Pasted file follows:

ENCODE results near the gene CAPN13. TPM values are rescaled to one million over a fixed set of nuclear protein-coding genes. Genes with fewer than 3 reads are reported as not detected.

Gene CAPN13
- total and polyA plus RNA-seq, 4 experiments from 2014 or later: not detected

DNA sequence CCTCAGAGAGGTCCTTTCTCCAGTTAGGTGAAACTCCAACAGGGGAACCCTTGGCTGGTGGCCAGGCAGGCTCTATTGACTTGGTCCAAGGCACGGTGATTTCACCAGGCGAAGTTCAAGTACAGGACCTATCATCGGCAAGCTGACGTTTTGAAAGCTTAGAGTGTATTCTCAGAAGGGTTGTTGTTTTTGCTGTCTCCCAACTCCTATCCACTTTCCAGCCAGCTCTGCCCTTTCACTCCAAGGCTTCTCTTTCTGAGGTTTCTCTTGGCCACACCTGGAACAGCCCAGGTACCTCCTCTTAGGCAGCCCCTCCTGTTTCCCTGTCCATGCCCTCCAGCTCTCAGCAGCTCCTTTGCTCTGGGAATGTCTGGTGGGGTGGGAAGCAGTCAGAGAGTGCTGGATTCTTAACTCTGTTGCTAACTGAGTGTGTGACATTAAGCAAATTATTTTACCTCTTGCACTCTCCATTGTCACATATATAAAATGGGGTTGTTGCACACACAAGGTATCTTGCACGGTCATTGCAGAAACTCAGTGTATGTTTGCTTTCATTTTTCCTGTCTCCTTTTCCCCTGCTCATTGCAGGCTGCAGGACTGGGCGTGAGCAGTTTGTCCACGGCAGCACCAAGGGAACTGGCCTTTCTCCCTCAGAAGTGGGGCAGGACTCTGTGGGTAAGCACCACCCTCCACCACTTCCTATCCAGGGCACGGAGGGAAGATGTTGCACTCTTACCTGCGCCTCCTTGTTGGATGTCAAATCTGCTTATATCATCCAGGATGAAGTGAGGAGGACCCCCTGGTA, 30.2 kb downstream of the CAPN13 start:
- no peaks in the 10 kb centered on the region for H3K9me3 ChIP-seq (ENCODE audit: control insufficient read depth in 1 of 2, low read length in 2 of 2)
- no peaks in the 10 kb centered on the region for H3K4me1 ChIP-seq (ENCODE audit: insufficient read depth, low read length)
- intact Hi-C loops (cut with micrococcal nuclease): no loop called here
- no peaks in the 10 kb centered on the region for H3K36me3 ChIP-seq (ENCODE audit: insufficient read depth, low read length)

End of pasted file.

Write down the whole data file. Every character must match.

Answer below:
ENCODE results near the gene CAPN13. TPM values are rescaled to one million over a fixed set of nuclear protein-coding genes. Genes with fewer than 3 reads are reported as not detected.

Gene CAPN13
- total and polyA plus RNA-seq, 4 experiments from 2014 or later: not detected

DNA sequence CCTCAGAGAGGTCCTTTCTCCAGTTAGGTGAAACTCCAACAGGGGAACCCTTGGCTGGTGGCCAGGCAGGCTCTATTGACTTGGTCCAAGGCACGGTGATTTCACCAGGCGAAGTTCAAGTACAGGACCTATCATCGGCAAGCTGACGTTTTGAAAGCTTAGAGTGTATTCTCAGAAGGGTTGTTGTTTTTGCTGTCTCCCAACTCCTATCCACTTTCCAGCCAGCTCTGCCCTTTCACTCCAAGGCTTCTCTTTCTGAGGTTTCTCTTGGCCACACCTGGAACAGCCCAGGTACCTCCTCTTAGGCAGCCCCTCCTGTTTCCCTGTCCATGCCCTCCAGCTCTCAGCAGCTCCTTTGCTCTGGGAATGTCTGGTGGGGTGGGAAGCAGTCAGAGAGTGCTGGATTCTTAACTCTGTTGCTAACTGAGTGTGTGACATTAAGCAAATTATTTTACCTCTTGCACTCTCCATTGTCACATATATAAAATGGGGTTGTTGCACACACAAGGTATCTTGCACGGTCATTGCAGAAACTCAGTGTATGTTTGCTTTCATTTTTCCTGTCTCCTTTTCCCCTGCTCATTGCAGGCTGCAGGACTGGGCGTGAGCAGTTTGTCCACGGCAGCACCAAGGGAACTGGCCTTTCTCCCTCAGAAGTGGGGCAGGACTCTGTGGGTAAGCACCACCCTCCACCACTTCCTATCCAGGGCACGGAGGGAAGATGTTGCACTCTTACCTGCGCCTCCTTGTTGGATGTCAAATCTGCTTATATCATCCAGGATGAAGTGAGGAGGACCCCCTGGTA, 30.2 kb downstream of the CAPN13 start:
- no peaks in the 10 kb centered on the region for H3K9me3 ChIP-seq (ENCODE audit: control insufficient read depth in 1 of 2, low read length in 2 of 2)
- no peaks in the 10 kb centered on the region for H3K4me1 ChIP-seq (ENCODE audit: insufficient read depth, low read length)
- intact Hi-C loops (cut with micrococcal nuclease): no loop called here
- no peaks in the 10 kb centered on the region for H3K36me3 ChIP-seq (ENCODE audit: insufficient read depth, low read length)